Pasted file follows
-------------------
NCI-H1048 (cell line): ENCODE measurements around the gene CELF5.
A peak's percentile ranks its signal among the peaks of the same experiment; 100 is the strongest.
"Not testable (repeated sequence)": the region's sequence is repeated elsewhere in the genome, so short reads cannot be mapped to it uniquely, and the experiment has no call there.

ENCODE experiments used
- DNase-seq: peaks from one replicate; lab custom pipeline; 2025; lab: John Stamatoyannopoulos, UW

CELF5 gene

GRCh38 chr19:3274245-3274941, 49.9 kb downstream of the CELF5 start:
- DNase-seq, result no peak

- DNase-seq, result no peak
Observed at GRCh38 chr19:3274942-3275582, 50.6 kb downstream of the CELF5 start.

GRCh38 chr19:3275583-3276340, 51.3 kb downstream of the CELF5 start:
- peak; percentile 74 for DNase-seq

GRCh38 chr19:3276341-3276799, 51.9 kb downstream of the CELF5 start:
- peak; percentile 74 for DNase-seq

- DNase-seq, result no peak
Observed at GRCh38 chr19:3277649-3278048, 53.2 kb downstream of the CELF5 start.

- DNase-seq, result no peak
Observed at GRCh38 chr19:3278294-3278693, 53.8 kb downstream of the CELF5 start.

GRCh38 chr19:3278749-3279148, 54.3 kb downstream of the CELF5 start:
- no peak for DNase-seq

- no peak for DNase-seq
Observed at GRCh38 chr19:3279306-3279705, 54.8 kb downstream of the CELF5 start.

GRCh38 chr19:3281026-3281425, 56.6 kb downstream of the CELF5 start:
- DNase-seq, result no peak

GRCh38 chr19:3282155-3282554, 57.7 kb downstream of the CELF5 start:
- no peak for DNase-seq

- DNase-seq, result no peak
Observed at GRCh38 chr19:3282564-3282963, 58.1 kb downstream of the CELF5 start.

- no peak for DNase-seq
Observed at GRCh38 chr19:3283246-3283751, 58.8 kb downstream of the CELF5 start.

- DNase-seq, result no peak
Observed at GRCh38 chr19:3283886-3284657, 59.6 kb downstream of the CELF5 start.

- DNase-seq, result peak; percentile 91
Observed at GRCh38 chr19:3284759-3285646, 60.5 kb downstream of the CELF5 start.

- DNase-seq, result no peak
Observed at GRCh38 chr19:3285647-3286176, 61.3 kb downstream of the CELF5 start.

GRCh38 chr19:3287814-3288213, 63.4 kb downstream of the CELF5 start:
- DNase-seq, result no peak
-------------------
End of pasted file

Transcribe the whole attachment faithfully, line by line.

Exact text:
NCI-H1048 (cell line): ENCODE measurements around the gene CELF5.
A peak's percentile ranks its signal among the peaks of the same experiment; 100 is the strongest.
"Not testable (repeated sequence)": the region's sequence is repeated elsewhere in the genome, so short reads cannot be mapped to it uniquely, and the experiment has no call there.

ENCODE experiments used
- DNase-seq: peaks from one replicate; lab custom pipeline; 2025; lab: John Stamatoyannopoulos, UW

CELF5 gene

GRCh38 chr19:3274245-3274941, 49.9 kb downstream of the CELF5 start:
- DNase-seq, result no peak

- DNase-seq, result no peak
Observed at GRCh38 chr19:3274942-3275582, 50.6 kb downstream of the CELF5 start.

GRCh38 chr19:3275583-3276340, 51.3 kb downstream of the CELF5 start:
- peak; percentile 74 for DNase-seq

GRCh38 chr19:3276341-3276799, 51.9 kb downstream of the CELF5 start:
- peak; percentile 74 for DNase-seq

- DNase-seq, result no peak
Observed at GRCh38 chr19:3277649-3278048, 53.2 kb downstream of the CELF5 start.

- DNase-seq, result no peak
Observed at GRCh38 chr19:3278294-3278693, 53.8 kb downstream of the CELF5 start.

GRCh38 chr19:3278749-3279148, 54.3 kb downstream of the CELF5 start:
- no peak for DNase-seq

- no peak for DNase-seq
Observed at GRCh38 chr19:3279306-3279705, 54.8 kb downstream of the CELF5 start.

GRCh38 chr19:3281026-3281425, 56.6 kb downstream of the CELF5 start:
- DNase-seq, result no peak

GRCh38 chr19:3282155-3282554, 57.7 kb downstream of the CELF5 start:
- no peak for DNase-seq

- DNase-seq, result no peak
Observed at GRCh38 chr19:3282564-3282963, 58.1 kb downstream of the CELF5 start.

- no peak for DNase-seq
Observed at GRCh38 chr19:3283246-3283751, 58.8 kb downstream of the CELF5 start.

- DNase-seq, result no peak
Observed at GRCh38 chr19:3283886-3284657, 59.6 kb downstream of the CELF5 start.

- DNase-seq, result peak; percentile 91
Observed at GRCh38 chr19:3284759-3285646, 60.5 kb downstream of the CELF5 start.

- DNase-seq, result no peak
Observed at GRCh38 chr19:3285647-3286176, 61.3 kb downstream of the CELF5 start.

GRCh38 chr19:3287814-3288213, 63.4 kb downstream of the CELF5 start:
- DNase-seq, result no peak